Metal Howl

7 May 2012 | 9:16 pm | Michael Smith

It was obvious their time had come when, in 2010, Sydney-based industrial metal four-piece Our Last Enemy's debut album, Fallen Empires, topped the iTunes metal charts. Recorded over three months in Los Angeles with producer Christian Olde Wolbers, whose credits include Fear Factory, God Forbid and Threat Signal among others, the album meant a solid six months-plus touring around Australia and New Zealand, after which it seemed a good idea to get off the rollercoaster, recover and see where they wanted to go next creatively. The result is their second EP, Wolves Of Perigord.

“We didn't know what we were going to do,” singer Oliver Fogwell admits, “whether we were going to work on another album or what and we decided to do just a small EP and kind of just see where the band was at. We've got a few new members since the last record, so we just wanted to, you know, test the waters, see how things were going with that.”

Originally forming in 2006 around Fogwell, drummer Jeff Ritchie and bass player Matt Heywood, on releasing that debut album, their guitarist and keyboards player opted to move on and were replaced by Bryce Bernius from Florida band Genitortures on guitars and Craig Byrnes from Grimthor on keyboards and effects. The latter is a particularly important role in a band that revels in bringing unusual sounds to the metal table.

“[Bryce] definitely brought an obviously more mature, more professional kind of approach to songwriting and our preparation to record. We did a lot more pre-production than we have done in the past. He's got a little home studio and he put a lot of focus on our doing the arrangements more and I think that comes out on the record – it's a bit more focused as to where the songs go and the structure. He brought more of a songwriting ethic to it as well.”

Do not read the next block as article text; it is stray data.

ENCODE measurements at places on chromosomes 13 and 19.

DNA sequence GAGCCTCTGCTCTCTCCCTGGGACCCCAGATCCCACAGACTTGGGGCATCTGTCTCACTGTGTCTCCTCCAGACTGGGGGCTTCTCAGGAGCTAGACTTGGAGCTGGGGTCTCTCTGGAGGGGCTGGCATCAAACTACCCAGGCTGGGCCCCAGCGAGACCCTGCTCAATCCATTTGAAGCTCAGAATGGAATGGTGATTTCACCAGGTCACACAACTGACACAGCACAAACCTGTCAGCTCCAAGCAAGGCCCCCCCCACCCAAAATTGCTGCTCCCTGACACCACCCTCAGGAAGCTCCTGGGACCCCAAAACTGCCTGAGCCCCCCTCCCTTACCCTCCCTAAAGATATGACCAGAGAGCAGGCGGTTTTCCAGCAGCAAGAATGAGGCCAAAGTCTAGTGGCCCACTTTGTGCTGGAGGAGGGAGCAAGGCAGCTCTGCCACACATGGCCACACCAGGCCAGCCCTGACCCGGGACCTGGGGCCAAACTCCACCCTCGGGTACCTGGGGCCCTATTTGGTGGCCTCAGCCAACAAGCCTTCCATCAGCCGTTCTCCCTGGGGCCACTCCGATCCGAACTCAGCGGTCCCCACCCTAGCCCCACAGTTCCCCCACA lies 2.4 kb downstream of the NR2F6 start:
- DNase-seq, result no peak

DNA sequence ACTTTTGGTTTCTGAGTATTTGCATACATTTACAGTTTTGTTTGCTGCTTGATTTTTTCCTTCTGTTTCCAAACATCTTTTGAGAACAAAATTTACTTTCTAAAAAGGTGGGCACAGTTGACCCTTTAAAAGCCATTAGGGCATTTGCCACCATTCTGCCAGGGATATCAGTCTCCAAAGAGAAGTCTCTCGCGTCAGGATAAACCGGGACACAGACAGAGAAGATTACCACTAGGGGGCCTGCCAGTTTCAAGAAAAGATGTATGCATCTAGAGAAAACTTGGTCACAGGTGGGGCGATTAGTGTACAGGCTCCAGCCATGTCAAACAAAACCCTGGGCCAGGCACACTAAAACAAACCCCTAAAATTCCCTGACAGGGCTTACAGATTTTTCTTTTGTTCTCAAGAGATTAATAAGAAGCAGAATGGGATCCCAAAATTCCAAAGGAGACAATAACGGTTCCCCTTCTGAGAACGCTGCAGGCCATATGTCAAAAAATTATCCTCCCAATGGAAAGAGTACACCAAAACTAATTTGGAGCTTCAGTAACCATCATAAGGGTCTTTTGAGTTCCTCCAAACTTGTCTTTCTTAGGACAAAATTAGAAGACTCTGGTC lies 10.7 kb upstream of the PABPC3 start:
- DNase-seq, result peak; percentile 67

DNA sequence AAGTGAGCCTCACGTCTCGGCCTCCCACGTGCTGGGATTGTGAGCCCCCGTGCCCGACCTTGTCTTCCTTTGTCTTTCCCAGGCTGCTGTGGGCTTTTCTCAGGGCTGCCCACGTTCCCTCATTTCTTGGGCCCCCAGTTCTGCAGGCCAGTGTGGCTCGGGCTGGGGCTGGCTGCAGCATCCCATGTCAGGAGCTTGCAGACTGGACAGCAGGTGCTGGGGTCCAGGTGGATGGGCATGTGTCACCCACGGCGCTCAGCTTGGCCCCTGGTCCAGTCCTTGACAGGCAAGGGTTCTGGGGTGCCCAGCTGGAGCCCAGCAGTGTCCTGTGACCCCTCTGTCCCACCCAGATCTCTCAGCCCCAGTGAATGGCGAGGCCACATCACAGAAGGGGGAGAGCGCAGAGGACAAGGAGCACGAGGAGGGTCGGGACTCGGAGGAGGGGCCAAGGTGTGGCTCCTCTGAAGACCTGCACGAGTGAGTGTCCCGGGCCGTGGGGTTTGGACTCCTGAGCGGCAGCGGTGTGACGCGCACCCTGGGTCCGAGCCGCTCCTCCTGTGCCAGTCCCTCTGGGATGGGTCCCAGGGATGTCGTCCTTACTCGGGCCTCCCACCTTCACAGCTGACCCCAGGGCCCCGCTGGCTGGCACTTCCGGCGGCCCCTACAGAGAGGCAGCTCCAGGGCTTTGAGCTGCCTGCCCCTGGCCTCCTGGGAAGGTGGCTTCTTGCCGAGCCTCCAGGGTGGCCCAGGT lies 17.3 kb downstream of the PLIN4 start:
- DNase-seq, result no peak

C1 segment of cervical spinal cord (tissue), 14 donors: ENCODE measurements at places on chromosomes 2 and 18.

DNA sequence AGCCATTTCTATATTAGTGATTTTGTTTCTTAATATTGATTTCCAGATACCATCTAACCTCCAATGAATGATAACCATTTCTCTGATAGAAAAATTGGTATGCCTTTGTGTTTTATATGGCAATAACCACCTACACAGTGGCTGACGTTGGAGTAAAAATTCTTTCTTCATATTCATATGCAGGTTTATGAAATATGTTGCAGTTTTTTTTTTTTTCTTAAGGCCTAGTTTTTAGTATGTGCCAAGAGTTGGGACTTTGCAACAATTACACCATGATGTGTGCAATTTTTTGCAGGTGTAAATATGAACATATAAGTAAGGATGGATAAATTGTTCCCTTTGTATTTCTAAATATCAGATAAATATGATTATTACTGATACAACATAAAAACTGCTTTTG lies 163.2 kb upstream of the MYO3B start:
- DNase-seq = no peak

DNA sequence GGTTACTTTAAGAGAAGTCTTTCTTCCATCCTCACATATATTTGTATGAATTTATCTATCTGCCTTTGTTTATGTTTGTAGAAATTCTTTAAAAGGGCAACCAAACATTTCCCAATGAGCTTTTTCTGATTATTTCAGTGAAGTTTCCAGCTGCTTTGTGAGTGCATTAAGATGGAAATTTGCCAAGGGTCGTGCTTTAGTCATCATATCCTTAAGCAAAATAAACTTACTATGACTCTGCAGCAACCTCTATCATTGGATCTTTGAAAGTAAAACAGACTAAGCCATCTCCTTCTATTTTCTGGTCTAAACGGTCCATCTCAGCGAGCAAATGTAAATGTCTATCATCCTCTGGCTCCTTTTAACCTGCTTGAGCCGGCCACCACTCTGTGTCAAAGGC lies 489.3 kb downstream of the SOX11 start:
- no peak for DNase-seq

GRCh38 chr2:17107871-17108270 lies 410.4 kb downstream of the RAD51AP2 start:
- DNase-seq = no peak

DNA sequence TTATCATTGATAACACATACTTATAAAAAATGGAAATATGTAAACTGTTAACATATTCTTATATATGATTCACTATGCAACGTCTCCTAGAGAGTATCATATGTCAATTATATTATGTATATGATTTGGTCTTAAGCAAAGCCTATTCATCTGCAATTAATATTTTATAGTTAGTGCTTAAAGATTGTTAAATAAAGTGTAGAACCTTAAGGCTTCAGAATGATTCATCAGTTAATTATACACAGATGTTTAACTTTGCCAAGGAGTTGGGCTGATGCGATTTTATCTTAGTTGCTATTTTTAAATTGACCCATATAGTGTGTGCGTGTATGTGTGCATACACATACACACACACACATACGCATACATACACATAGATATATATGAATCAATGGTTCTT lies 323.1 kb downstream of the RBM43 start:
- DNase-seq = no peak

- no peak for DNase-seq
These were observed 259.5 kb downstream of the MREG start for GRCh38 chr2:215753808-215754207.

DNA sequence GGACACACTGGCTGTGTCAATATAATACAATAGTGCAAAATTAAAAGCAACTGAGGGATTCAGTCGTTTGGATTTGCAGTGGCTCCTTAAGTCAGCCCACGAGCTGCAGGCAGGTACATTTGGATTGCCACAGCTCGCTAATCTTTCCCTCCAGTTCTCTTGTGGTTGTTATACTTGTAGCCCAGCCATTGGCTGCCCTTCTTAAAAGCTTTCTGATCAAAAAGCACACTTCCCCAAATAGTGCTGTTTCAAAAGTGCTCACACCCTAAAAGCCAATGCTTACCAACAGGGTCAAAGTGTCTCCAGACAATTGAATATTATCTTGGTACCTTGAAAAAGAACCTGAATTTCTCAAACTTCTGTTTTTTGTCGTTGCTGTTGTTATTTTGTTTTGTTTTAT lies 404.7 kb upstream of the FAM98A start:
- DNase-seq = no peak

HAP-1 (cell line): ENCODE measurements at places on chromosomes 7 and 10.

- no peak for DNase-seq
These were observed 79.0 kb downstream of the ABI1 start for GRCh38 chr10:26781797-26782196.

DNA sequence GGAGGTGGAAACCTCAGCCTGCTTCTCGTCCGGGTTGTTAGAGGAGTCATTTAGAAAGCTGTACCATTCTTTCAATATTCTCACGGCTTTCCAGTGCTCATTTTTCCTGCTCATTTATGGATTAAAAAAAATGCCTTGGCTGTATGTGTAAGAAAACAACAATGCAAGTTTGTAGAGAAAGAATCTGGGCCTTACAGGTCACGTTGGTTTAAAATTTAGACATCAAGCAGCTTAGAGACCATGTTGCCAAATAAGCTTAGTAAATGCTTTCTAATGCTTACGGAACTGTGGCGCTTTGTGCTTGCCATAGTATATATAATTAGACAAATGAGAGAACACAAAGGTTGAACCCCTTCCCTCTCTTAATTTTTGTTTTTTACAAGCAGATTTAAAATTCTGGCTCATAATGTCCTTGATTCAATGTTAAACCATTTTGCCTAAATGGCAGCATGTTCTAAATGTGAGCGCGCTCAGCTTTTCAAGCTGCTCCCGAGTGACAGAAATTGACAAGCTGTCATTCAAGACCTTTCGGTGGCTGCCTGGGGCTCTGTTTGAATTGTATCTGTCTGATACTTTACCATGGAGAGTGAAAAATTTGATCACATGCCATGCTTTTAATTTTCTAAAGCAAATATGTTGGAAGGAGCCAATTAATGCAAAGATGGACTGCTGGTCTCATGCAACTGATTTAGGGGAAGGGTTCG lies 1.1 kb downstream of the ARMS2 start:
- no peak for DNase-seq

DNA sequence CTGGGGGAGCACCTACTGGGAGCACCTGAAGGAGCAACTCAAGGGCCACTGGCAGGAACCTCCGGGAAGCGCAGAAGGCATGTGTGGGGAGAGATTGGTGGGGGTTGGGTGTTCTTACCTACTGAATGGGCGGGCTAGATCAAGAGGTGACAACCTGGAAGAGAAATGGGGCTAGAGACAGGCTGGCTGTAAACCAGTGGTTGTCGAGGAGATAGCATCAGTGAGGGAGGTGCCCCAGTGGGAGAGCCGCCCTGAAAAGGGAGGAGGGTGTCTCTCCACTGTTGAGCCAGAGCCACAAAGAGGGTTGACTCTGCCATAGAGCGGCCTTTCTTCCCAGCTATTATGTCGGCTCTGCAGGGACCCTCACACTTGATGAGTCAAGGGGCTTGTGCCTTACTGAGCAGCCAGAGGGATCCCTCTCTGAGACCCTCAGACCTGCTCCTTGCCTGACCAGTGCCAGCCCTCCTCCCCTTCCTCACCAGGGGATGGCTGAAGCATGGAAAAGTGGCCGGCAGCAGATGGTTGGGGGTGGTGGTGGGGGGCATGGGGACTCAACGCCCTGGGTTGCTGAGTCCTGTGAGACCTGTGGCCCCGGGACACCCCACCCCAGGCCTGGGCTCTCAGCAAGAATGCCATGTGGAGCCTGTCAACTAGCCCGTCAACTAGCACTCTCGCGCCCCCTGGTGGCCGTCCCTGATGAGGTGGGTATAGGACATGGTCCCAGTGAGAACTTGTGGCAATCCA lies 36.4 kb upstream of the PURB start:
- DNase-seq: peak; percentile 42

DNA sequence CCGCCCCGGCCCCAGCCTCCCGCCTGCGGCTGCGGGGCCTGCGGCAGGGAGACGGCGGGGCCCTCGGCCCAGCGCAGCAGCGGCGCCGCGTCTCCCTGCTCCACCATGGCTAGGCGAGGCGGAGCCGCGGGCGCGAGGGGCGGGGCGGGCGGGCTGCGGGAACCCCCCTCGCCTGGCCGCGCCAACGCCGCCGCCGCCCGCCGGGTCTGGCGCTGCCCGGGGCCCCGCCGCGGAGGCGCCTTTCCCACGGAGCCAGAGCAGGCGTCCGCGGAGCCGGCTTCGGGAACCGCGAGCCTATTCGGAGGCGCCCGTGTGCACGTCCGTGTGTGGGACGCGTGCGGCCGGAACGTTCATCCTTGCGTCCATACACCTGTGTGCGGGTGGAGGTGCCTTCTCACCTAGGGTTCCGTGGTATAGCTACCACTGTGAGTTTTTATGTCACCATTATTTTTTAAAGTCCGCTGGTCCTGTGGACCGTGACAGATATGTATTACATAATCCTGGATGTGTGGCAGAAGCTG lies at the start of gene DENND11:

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Byrnes, a local, had been a fan of the band already, so slotted in easily but it seems Our Last Enemy had a hard time trying to find the right guitarist for the job. “We had a lot of auditions and people trying to get in, but we just couldn't find that right person – they were either over-qualified or under-qualified,” Fogwell laughs, “or not the right age bracket. We ended up someone just mentioning to us at a dinner party, 'Have you ever thought about this guy? Our friend is marrying this American guy that's coming over' and we were, like, 'Oh, wow, we know that band, give us his details' – and we just got in touch with him.”

The title track of the EP was the last track written, literally falling out just before the band went into the studio to record. “The Wolves Of Perigord is actually a story that the bass player Matt and I found on line about a town in France called Perigord in the 1700s and a pack of wolves who were terrorising the town. They tried to stop them but couldn't do it, King Louis came in and even put up a reward and they were like celebrities of their time for being bad,” Fogwell laughs again. “And we found a lot of parallels in the wolf pack as well. I guess in the rock'n'roll sense we're like a pack of wolves going from town to town and pillaging and terrorising, but then being persecuted for doing what came naturally and that kind of struggle that you feel as a band is what kind of came through on this EP.”